Proposition D will appear on the March 5, 2024 ballot for San Francisco voters. If approved, Proposition D will amend the City’s Campaign and Governmental Conduct Code, which contains the City’s rules regarding election campaigns, lobbying, government ethics, conflicts of interest, and protections for whistleblowers.
What would Proposition D do?
Proposition D would make several changes to City law, to:
- Clarify and expand the City’s restricted source rule, which prohibits gifts to City officials from certain restricted sources, by removing exceptions and applying the prohibition to gifts from additional sources (see Gifts to City Officers and Employees),
- Create a standardized disclosure requirement for payments made to City departments (see Gifts to City Departments),
- Extend the annual ethics training requirement to all City officers and employees who participate in making governmental decisions (see Ethics Training Requirements),
- Standardize rules that are currently contained in departmental Statements of Incompatible Activities (SIAs), move them into the Code, and discontinue the departmental SIAs (see Statements of Incompatible Activities),
- Expand the City’s anti-bribery prohibition, by removing exceptions so that anytime something of value is given to a City officer or employee for the purpose of influencing a government action it is considered a bribe (see Bribery Rule),
- Allow for penalties to be imposed on a City officer or employee who fails to disclose any personal, professional, or business relationships they have with people who are involved in decisions being made by the officer or employee (see Penalties for Failing to Make Required Disclosures),
- Standardize penalty provisions to make it clear that all violations of the Code are punishable unless otherwise specified and that proving intent or another particular mental state is not required (see General Penalty Provisions),
- Allow the Ethics Commission to require electronic filing of public disclosures (see Electronic Filing), and
- Protect ethics laws from legislative amendments by requiring joint approval from supermajorities of both the Ethics Commission and the Board of Supervisors (this does not affect the ability of voters to amend ethics laws through ballot measures) (see Future Legislative Amendments).
Each of these changes is detailed in the sections below, along with additional information.
How was the measure placed on the ballot?
Proposition D was placed on the ballot by a unanimous vote of the San Francisco Ethics Commission in August of 2023. The Commission’s press release on this action can be read here on the Commission’s website.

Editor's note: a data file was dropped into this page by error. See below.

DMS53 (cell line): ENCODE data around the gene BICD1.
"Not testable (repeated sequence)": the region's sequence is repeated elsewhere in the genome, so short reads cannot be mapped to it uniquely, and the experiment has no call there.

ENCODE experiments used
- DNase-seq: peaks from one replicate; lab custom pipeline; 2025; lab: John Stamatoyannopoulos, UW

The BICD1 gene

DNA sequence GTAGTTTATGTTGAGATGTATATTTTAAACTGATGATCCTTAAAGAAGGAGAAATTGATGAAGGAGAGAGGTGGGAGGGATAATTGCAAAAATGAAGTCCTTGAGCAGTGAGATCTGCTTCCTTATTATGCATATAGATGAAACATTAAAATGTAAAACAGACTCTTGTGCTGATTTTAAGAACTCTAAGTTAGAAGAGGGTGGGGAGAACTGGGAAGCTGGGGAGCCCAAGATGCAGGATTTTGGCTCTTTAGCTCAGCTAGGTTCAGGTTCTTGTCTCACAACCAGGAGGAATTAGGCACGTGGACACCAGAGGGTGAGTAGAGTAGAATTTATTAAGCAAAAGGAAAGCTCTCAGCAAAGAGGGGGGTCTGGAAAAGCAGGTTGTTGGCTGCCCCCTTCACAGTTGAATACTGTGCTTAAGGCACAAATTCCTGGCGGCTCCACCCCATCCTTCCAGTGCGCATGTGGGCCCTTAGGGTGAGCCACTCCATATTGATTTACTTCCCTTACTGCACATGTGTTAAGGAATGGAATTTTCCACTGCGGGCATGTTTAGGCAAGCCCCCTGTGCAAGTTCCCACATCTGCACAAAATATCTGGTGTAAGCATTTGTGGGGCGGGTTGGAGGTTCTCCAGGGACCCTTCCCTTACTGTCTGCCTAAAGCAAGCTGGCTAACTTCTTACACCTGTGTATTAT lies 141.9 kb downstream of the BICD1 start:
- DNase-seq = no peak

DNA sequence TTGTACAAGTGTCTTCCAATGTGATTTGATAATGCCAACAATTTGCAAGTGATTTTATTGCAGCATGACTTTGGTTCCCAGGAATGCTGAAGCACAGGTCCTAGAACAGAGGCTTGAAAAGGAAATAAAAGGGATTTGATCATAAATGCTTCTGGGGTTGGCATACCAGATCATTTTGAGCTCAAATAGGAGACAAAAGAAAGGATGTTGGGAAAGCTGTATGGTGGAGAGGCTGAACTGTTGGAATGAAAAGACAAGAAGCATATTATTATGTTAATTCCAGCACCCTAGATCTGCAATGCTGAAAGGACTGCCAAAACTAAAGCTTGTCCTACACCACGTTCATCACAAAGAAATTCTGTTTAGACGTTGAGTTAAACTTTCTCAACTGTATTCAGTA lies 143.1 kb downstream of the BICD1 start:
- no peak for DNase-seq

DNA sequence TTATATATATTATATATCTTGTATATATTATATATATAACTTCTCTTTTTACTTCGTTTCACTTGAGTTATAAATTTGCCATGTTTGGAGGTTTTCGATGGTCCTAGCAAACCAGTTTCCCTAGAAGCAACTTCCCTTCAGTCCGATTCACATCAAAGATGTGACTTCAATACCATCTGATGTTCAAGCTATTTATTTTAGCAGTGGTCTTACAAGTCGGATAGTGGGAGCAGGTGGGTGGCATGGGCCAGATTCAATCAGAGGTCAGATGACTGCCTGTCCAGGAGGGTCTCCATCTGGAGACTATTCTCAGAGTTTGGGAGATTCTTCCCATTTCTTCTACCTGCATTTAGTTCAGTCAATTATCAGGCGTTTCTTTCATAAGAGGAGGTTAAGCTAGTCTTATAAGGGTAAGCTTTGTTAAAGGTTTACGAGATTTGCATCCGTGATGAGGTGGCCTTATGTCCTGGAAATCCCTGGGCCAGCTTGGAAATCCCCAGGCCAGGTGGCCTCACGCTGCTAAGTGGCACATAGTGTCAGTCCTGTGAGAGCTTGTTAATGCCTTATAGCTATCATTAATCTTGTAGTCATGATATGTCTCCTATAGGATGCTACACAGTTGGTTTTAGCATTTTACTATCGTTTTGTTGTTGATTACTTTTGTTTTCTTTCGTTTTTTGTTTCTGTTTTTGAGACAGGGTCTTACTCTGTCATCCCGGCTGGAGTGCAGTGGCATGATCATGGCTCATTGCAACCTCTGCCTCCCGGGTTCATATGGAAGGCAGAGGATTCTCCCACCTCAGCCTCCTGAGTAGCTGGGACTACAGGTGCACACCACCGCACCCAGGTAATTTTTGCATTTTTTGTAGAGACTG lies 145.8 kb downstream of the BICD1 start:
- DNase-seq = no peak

What is the Ethics Commission?
The San Francisco Ethics Commission was created directly by the City’s voters with the passage of Proposition K in November 1993. Through its staff, the Commission is responsible for the independent and impartial administration and enforcement of laws related to campaign finance, public financing of candidates, governmental ethics, conflicts of interests, and registration and reporting by lobbyists, campaign consultants, permit consultants, and major developers.
The Commission’s mission is to practice and promote the highest standards of integrity in government. This is achieved by delivering impactful programs that promote fair, transparent, and accountable governmental decision-making for the benefit of all San Franciscans. Public service is a public trust, and the Commission’s aim is to ensure that San Franciscans can have confidence that the operations of the City and County, and the decisions made by its officers and employees are fair, just, and made without any regard to private or personal gain.
Why did the Ethics Commission place Proposition D on the ballot?
In 2020, the Ethics Commission identified a review of the City’s conflict-of-interest rules as its top policy priority. This was done in response to revelations of corrupt activity by numerous City officials and contractors doing business with the City (as used in this document, the term “City officials” refers to both City officers and employees). Numerous guilty pleas and convictions of high-level officials and contractors have revealed numerous recent instances in which individuals seeking favorable outcomes from City government provided things of value to City officials in an attempt to influence the actions of those officials.
Commission staff studied these instances of corruption, as well as related ethics issues facing the City, in multiple policy reports. The recommendations in these reports were the foundation for what is now Proposition D. For more information on the Commission’s policy project, including copies of detailed policy reports that led to Proposition D, visit the Ethics Commission’s website.
The Commission voted to place Proposition D on the ballot to address known ethics issues identified through the recent corruption scandals and to help ensure that the processes of governmental decision-making in the City of San Francisco can be trusted by the public to consistently operate in a manner that provides fair, just, and equitable treatment for all.